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Ada Lovelace

Lived 1815 1852.


Born two centuries ago, Ada Lovelace was a pioneer of computing science. She took part in writing
the first published program and was a computing visionary, recognizing for the first time that
computers could do much more than just calculations.

Early Life and Education


Ada Lovelace was born in London, England on December 10, 1815. She was named Augusta Ada
Byron, but her surname changed after she married.
Her father was the brilliant, yet notorious poet Lord Byron (mad, bad and dangerous to know!) and
her mother was Anne Isabella Milbanke. Her father was one of the greats of poetry, but his
personality was unstable. Her mother was highly intelligent, had been well-educated by private
tutors, and was particularly enthusiastic about mathematics and the sciences.
Adas father abandoned his wife and daughter, leaving Britain forever when Ada was one month old.
He died in Greece when Ada was eight years old. Ada never knew him.
Adas mother, Lady Byron, seems to have had little or no affection for her daughter and had very
little contact with her. The young girl was brought up by her maternal grandmother and servants. Her
grandmother died when Ada was just seven years old, and Ada herself suffered long spells of poor
health in both childhood and later.
One thing her mother insisted upon was that Ada get a high quality education.

In those days, there were no places for girls in the United Kingdoms universities.
However, girls from wealthy, aristocratic families could still be educated to a high level by private
tutors. And this is how Ada was educated.
Her mother wanted Ada to concentrate particularly hard on mathematics and science. She had two
reasons for this:

these were her own favorite subjects

she was worried that insanity ran in Adas fathers family and wanted her daughter to stay
away from her fathers interests, such as poetry

Lady Byron also ensured Ada had tuition in music and French, since musical ability and the ability to
read and make conversation in French were socially desirable.
Her mother was very strict with Ada. In fact she seems to have been something of a tyrant,
demanding that the young girl work very hard and punishing her with periods of isolation if she
thought she had not worked hard enough. Lady Byrons desire was that her daughter would become
a highly disciplined, serious person the opposite of her father.
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Ada Lovelace: Mathematician and Computer


Scientist
It may seem odd to call someone born in 1815 a computer scientist, but that is what Ada Lovelace
became.
Her life changed forever on June 5, 1833, when the 17 year-old girl met Charles Babbage. This was
not something many girls Adas age could ever do, but as an aristocrat she enjoyed better
opportunities than most.
Babbage was Lucasian Professor of Mathematics at the University of Cambridge, a position once
held by Isaac Newton and held more recently by Stephen Hawking.
Babbage learned that both Lady Byron and her daughter were knowledgeable about mathematics
and invited them to see a small-scale version of the calculating machine he was working on
called the difference engine.
Babbage had become fed up with people making mistakes in lengthy calculations, and his idea was
to build an infallible steam-driven or hand-cranked calculating machine. Ada was completely

captivated by the concept, but there was little she could do at the time to help Babbage with his
work.
However, she sent a message to Babbage requesting copies of the machines blueprints, because
she was determined to understand how it worked.

Learning That You Can Talk to Machines

A Jacquard loom and punch cards. A first step in machine language. Image: George Williams.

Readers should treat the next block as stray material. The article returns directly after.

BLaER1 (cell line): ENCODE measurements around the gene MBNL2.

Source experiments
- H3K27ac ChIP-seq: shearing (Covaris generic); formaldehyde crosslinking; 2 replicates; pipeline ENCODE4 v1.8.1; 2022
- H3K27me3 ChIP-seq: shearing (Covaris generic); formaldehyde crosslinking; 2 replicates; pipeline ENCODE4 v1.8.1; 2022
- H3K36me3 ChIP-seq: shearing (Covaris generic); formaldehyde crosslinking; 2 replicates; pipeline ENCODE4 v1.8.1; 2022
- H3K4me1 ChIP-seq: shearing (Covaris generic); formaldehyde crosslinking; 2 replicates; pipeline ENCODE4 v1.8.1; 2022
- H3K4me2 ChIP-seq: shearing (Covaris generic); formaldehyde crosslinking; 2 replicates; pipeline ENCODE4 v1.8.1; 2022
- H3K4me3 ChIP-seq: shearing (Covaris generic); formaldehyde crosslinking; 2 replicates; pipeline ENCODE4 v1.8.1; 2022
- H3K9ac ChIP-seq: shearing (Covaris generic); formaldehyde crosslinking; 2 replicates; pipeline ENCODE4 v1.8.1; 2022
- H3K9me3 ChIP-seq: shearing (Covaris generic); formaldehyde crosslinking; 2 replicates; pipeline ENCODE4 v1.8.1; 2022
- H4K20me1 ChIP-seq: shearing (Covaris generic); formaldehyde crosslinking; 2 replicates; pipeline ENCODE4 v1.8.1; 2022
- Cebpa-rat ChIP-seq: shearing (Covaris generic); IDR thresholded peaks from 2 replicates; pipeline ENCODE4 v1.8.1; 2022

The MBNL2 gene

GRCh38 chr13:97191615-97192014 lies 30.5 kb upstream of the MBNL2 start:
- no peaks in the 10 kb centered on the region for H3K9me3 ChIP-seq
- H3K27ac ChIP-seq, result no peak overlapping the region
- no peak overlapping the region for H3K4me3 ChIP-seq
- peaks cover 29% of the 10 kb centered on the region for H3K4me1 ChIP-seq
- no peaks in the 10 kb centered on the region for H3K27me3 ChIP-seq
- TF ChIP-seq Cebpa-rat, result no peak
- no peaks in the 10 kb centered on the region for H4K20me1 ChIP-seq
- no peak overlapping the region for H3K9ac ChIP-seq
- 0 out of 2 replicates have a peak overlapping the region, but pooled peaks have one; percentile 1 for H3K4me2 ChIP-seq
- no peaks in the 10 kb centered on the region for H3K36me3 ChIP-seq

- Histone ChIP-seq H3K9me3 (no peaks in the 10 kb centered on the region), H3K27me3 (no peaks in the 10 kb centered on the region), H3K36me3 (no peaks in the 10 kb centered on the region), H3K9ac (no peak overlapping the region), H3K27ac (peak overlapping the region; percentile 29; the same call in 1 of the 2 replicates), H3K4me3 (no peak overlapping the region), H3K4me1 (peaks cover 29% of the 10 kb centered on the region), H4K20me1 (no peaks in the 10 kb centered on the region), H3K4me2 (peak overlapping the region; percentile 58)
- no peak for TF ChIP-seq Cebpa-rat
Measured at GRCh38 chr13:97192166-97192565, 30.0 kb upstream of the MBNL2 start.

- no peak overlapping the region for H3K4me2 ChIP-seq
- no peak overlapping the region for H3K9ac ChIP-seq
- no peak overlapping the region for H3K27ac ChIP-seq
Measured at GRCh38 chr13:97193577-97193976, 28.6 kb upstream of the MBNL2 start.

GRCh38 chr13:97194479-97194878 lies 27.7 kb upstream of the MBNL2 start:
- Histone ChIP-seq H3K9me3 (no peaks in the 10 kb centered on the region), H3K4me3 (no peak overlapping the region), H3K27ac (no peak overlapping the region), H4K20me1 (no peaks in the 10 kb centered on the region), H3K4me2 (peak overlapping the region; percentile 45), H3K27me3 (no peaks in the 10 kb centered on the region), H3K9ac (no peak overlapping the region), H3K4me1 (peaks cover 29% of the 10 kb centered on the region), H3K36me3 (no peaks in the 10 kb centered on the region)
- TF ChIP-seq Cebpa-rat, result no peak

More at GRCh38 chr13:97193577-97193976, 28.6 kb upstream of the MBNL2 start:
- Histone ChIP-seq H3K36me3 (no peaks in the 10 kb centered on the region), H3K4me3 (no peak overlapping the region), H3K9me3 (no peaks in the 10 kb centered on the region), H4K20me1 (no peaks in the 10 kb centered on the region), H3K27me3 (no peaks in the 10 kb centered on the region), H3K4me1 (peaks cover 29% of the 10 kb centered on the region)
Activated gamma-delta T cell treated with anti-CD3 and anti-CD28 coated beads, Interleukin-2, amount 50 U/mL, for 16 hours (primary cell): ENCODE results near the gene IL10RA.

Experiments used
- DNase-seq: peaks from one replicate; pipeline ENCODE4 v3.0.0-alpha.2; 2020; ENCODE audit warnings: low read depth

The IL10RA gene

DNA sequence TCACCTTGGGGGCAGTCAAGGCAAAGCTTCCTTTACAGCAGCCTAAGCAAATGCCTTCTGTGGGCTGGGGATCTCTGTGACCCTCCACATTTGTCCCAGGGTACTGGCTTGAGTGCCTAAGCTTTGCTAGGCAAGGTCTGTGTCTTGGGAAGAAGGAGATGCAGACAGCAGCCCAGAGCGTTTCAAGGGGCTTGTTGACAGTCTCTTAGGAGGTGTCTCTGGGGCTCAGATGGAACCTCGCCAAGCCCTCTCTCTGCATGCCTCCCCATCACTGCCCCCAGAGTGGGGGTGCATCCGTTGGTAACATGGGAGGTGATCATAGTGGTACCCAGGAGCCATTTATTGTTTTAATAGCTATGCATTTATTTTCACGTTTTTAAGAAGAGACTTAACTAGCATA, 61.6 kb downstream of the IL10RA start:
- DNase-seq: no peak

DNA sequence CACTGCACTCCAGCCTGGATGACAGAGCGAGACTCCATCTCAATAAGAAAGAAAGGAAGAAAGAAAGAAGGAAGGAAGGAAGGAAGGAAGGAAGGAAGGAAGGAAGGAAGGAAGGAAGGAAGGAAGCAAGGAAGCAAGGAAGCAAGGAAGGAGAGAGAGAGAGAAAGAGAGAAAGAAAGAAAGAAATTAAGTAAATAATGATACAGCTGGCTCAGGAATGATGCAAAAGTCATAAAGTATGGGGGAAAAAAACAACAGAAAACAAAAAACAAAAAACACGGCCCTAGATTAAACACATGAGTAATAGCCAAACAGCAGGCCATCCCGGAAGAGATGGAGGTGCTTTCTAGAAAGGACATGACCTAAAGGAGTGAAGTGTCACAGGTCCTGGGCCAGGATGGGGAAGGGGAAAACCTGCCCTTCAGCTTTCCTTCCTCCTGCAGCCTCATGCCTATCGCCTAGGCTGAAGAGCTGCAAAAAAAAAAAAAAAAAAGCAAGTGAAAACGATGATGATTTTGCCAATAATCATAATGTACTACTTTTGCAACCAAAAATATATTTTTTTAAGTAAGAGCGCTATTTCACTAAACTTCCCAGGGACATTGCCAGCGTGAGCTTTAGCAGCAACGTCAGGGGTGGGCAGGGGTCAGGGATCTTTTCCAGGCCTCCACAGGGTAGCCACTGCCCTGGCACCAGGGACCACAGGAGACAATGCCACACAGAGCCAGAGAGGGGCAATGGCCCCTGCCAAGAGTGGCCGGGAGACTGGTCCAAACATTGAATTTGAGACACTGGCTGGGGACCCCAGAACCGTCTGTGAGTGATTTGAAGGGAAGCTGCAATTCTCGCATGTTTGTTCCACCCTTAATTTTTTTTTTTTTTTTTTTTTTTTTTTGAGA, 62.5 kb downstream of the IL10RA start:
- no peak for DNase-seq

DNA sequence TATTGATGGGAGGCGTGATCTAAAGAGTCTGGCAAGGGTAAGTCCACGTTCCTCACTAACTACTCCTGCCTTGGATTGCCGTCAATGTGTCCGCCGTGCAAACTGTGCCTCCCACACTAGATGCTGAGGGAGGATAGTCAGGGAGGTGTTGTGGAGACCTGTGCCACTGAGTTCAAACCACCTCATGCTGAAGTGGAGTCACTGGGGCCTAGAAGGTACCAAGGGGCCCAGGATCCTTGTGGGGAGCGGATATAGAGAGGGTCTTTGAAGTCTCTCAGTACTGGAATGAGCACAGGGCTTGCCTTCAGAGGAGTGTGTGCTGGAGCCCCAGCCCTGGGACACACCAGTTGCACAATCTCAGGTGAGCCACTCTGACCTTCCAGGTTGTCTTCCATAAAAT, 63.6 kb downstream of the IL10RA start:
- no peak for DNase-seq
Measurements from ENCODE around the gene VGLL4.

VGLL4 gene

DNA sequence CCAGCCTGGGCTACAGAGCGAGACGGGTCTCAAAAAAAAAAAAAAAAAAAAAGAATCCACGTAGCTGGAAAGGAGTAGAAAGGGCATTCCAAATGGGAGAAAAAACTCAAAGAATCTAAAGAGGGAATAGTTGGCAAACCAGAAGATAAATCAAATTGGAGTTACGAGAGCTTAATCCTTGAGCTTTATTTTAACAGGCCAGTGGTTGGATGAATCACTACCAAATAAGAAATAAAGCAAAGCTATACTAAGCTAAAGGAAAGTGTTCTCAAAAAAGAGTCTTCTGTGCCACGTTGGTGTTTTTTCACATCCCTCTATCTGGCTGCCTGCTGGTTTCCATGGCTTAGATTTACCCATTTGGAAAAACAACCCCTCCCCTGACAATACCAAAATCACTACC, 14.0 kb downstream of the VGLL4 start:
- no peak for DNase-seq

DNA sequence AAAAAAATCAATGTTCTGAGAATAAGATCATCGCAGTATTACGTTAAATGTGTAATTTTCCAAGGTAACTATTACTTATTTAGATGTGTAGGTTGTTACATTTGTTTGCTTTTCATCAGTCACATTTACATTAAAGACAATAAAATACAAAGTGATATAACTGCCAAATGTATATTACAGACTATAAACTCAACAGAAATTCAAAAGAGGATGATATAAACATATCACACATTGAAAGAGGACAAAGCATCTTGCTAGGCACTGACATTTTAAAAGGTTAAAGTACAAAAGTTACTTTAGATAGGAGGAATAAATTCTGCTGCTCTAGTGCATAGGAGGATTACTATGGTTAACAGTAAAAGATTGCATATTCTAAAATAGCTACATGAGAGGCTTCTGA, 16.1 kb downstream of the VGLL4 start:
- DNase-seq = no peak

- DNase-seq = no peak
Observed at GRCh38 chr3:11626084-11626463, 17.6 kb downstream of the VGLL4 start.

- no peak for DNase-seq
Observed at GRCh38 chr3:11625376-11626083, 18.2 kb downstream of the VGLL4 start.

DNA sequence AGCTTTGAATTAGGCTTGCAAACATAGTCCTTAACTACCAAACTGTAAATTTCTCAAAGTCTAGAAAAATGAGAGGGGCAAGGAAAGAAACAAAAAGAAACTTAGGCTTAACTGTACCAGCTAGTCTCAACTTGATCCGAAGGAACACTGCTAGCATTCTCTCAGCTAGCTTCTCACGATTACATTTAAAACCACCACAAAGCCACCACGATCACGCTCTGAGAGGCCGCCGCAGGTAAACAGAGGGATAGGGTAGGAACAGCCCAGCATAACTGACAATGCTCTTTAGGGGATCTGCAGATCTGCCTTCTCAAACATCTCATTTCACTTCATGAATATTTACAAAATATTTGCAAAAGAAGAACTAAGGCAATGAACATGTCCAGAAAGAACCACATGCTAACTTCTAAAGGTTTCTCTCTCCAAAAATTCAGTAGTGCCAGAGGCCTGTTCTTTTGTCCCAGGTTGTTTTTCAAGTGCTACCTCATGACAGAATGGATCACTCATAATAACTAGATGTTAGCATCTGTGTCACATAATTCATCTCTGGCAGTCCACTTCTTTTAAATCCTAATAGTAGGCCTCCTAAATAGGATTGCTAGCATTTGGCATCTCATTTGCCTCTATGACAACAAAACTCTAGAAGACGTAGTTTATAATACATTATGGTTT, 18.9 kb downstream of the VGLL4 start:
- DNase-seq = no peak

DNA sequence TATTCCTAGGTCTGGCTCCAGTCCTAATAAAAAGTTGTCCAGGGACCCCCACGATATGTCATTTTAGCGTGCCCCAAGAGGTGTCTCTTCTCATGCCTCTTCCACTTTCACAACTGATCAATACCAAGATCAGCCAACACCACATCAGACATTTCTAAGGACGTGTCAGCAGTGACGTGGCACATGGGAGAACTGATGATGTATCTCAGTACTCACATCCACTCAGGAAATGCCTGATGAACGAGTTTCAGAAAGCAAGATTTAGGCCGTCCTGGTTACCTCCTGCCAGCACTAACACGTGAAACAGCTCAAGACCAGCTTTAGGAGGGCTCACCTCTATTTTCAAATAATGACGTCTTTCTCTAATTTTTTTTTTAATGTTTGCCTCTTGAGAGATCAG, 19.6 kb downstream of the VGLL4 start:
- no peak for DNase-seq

Ada and Lady Byron also arranged to visit factories where they could see steam driven machines at
work and learn as much as they could about mechanical devices. These were highly unusual
activities for an aristocratic woman and her daughter!
An important part of Adas education was to see theJacquard loom in operation.
The Jacquard loom was a machine that produced textiles with patterns woven into them. Joseph
Marie Jacquard had invented it in 1801.
The Jacquard loom was controlled by punch cards, with one card equal to one row of the textile
being woven. If the card was punched, the loom thread would be raised. If the card was not
punched, the loom thread would be left alone. In other words, the punch cards issued instructions to
the machine. They were a simple language, or putting it another way,machine code.

More Math and also Marriage & Children

Ada continued her independent pursuit of mathematical knowledge. She became friends with one of
the finest female mathematicians of her time, Mary Somerville, who discussed modern mathematics
with Ada, set her higher level mathematics problems, and talked in detail about Charles Babbages
difference engine.
In 1835, at the age of 19, Ada married William King, the Earl of Lovelace, with whom she would have
three children between 1836 and 1839.
In 1841 she began working on mathematics again, and was given advanced work by Professor
Augustus De Morgan of University College London. She also continued to learn advanced
mathematics through correspondence with Mary Somerville.
All the time, she had kept Babbages difference engine in mind.

Ada Lovelaces Notes on the Analytical Engine


In 1842 Ada Lovelace became aware of a work in French called Sketch of Charles Babbages
Analytical Engine, by Luigi Federico Menabrea, an engineer.
Menabrea had listened to lectures by Babbage and written them up in French. By this time, Babbage
had moved on from the difference engine to a much higher level computer concept, the analytical
engine.
The analytical engine would be capable of much more sophisticated calculations than the original
difference engine.
Indeed, the analytical engine concept was completely groundbreaking, and a work of incredible
genius on Babbages part; it was the worlds first programmable computer. In modern terms, the
analytical engine would be described as Turing-complete. It featured an arithmetic logic portion,
control flow by loops and conditional branching, and separate memory and all of this to be built
using mechanical parts and powered by hand-cranking or steam!
Ada Lovelace got hold of Menabreas work and translated it into English.
Babbage read her translation and asked her why she had not written such a paper herself, because